A driverless shuttle bus crashed less than two hours after it was launched in Las Vegas on Wednesday. The city's officials had been hosting an unveiling ceremony for the bus, described as the US' first self-driving shuttle pilot project geared towards the public, before it crashed with a semi-truck. According to the Las Vegas Review-Journal, the human driver of the other vehicle was at fault, there were no injuries, and the incident caused minor damage. The oval-shaped shuttle -- sponsored by AAA, the Review-Journal added -- can transport up to 12 passengers at a time. It has an attendant and a computer monitor, and uses GPS and electric curb sensors instead of brakes or a steering wheel.
The NHTSA has asked for feedback on the state of autonomous vehicles and how current US regulations can be refined to promote research and deployment. The US National Highway Traffic-Safety Administration (NHTSA) released a report on potential rule changes on Friday, which states the agency is looking for comments "to identify any unnecessary regulatory barriers" to the deployment of autonomous vehicles on US roads. NHTSA said that input relating to regulatory barriers is key, as well as any thoughts relating to hurdles companies face when attempting to test their self-driving vehicles. Compliance problems are a serious problem for vendors researching and developing self-driving car technologies. In particular, the agency recognizes that vehicle designs "that are not equipped with controls for a human driver" are a stumbling block, such as a lack of a steering wheel, brakes, or accelerator pedals.
Ford and Lyft teams will begin working together to design software to allow Ford vehicles to communicate with Lyft's smartphone apps. Ford will initially put human-driven vehicles on Lyft's network, and it is unclear when the first self-driving cars will hit roads. Ford and Lyft teams will begin working together to design software to allow Ford vehicles to communicate with Lyft's smartphone apps Ford self-driving test vehicles will be connected to Lyft's network, but at first, customers will not be able to use them, according to Sherif Marakby, Ford's vice president for autonomous vehicles and electrification. Ford self-driving test vehicles will be connected to Lyft's network, but at first, customers will not be able to use them, according to Sherif Marakby, Ford's vice president for autonomous vehicles and electrification.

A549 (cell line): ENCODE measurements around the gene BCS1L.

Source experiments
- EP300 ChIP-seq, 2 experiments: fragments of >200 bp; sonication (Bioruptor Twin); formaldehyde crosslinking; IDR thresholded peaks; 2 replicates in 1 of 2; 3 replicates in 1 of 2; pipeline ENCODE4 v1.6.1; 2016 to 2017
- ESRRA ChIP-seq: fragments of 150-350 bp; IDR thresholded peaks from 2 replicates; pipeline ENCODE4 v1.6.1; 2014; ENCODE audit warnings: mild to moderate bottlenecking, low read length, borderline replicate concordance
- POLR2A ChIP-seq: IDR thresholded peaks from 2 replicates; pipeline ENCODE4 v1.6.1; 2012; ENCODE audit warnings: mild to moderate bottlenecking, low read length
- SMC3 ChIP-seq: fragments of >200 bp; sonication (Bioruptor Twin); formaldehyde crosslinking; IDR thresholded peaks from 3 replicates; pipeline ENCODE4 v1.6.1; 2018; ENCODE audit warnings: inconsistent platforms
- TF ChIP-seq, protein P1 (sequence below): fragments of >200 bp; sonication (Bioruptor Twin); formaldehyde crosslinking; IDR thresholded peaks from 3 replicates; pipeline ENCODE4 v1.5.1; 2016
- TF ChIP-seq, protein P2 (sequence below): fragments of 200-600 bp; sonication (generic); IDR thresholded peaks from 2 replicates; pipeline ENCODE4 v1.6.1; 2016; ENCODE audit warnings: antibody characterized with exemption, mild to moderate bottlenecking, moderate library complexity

Waymo--the Google self-driving project that spun out to become a business under Alphabet--said Monday it's using Intel chips as part of a compute platform that allows its self-driving Chrysler Pacifica hybrid minivans to process huge amounts of data so it can make decisions in real time while navigating city streets. "As the most advanced vehicles on the road today, our self-driving cars require the highest-performance computers to make safe driving decisions in real time," Waymo CEO John Krafcik said in an emailed statement. However, it wasn't until Waymo started the Chrysler Pacifica minivan project that it began working more closely with the chipmaker. "By working closely with Waymo, Intel can offer Waymo's fleet of vehicles the advanced processing power required for level 4 and 5 autonomy."
The roofracks contains dozens of sensors, but primarily uses Lidar to'see' their surroundings, and Apple is now using Lexus SUV's, rather than the minivans that have previously been spotted In lidar -- or light detection and ranging -- scanning, one or more lasers sends out short pulses, which bounce back when they hit an obstacle, whether clouds, leaves or rocks. Apple joins a growing list of traditional car-makers, technology companies, and small start ups to test drive cars in California. Five people familiar with Project Titan spoke anonymously about the debates within the company's senior staff, including Project Titan's original head Steve Zadesky and design guru Jony Ive. Apple joins a growing list of traditional car-makers, technology companies, and small start ups to test drive cars in California.